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South Africa’s democratic project: Managing the battles within

By Thapelo Tselapedi

It is interesting to note that SACP secretary-general Blade Nzimande, in contrast to Kgalema Motlanthe, has spoken rather favourably about the concept of a second transition. In an interview with Mandy Rossouw from City Press, Nzimande made the ‘revelation’ that “the deepening of our democracy cannot be taken any further if we don’t change the economic power relations”. Using Brett Murray’s painting as an illustration of a “faction of the white population” taking “reconciliation as a weakness”, he says that the second transition is an issue of “democratic power” and partly an attempt to defeat those who seek “to steal the organisation”. Though this makes one wonder how Brett Murray’s painting illustrates this perceived reality, this plan contains implications that need to be explored.

While the second transition is, I argue, a fitting description of what should arguably be the next phase in South Africa’s socio-economic trajectory, my own observations are that the argument currently used for a second transition merely serves to displace the actual issues. Furthermore, it also masks the political subjectivities that interpret the objective reality. I will explain this later on. Firstly, and most importantly, at the dawn of South Africa, the alliance made no serious attempts to build community structures that emerged during the 80s and 90s. In fact, popular structures, then, were encouraged to mobilise and organise structures of the ANC, thus foiling the democratic project which the SACP secretary-general now wants to make an argument for, and, worse so, in a state-centred, top-to-bottom form.

Secondly, the attempts to turn the Freedom Charter into a socialist project, difficult as it is, is indicative of the party, when in the ANC, to distinguish itself from the ANC’s political trajectory. Therefore, the blurred lines between the two organisations enables socialist discourse to masquerade as ANC thinking – a battle now successfully in the public light. As a result, we need to seriously ask ourselves who the actual thieves are! Thirdly, however, we must ask ourselves to what extent has the executive directly challenged the historical issue of land redistribution? Whilst not all of us will agree with the socio-economic rights regime that Chapter 2, Section 25 of the Constitution outlines, we all need to be clear about the diagnosis and the remedies that should possibly follow.

Lastly, in a 2004 review of Neville Alexander’s An Ordinary Country: Issues in the Transition from Apartheid to Democracy, Pallo Jordan said that “submitting to the temptation to characterise [this] – 1994 settlement – as a ‘sell-out’ is not merely puerile, but also sterile.” He went on to say that, “Not surprisingly, those political formations that have yielded to this temptation find it difficult to make themselves relevant in the post-1994 political terrain.” Though Jordan was referring to “white ultra-right revanchism”, I’d like to refer to the triumph in Polokwane as left revanchism: meaning instead of regaining lost territory, the South African mainstream left is attempting to regain lost policy ground as manifested in the second transition, if not many of the current ANC discussion documents. Therefore, in a painful twist of narrative, the party has equally poisoned itself by participating in stakeholder politics.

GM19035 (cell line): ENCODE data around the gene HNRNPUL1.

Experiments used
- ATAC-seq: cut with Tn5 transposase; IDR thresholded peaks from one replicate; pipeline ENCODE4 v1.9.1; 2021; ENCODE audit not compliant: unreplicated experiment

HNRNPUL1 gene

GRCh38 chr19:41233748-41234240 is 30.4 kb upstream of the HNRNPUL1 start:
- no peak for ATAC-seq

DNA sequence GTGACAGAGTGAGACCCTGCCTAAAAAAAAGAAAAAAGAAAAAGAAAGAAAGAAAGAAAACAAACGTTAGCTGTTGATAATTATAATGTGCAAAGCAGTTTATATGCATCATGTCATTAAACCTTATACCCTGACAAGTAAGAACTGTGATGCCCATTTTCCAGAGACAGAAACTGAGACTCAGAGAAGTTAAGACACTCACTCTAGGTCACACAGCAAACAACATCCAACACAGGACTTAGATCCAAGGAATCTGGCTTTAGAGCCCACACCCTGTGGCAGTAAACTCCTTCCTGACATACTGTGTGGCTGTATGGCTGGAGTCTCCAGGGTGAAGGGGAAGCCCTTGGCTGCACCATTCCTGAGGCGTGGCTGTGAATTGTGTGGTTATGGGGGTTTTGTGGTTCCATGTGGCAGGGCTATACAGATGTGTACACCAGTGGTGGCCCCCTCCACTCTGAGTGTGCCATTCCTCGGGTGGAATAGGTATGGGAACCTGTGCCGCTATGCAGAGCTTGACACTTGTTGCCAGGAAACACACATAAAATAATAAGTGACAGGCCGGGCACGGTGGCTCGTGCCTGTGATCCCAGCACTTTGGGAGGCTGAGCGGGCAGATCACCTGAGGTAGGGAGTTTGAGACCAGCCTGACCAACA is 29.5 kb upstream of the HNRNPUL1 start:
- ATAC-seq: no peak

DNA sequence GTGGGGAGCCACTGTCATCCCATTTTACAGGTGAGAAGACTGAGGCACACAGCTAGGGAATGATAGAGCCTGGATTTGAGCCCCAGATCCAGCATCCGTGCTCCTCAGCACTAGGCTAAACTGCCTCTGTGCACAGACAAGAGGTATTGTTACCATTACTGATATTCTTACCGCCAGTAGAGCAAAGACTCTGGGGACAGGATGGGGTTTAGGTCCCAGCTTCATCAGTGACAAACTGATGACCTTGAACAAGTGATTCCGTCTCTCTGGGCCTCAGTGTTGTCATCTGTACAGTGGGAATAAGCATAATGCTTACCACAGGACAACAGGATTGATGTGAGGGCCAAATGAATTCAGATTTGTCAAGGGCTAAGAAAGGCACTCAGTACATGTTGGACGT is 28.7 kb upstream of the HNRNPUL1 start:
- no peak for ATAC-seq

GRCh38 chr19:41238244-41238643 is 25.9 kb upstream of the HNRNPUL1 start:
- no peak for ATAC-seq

It is through this, I argue, that we can begin to understand how the Polokwane conference allegedly brought a change in government – contemporary analysis seems to focus from the 2009 period as if the 1994–2007 period did not lay any foundation. This is simply because the then opponents of the alleged 1996 class project have now, being in power, responded with the second transition: building a national democratic society and the balance of forces in 2012. One can’t really blame the communists; after all, the socio-economic regime proposed in the ANC discussions documents contains transformative reforms. But, yes, there is nothing wrong with the need to deepen democracy. Equally, there is nothing wrong with wanting to shift “the balance of forces” towards the poor, but what betrays and belies this project is the seemingly corrupt and lack of ethical leadership that now wields state power. But there’s more here.

The left revanchist project, emerging from the party’s attempt to swell the ANC, has meant that South Africa’s democracy is currently not being properly managed – the party’s attempt to exert policy and intellectual power over the ANC, while underway, is a precarious project. However, we must also ask whether the “balance of forces” now weighs on the side of the progressives. The political subjectivities, here, as I see them, is that exerting this type of influence over the ANC will not translate into a deepening of South Africa’s democracy but will, because of its current transitional nature, collapse the identity of the ANC. Conservative and illiberal proposals are being bandied around as though the 1994 political project was a mistake. Though these dishonest elements seek to position themselves during this transition, the equally dangerous task of exerting influence is untenable. How ever the country’s democracy unfolds, South Africa’s democratic project still depends on the health of the ANC.

Thapelo Tselapedi is a research and advocacy officer at the Socio-economic Research Institute (SERI) of South Africa. He writes this article in his personal capacity.

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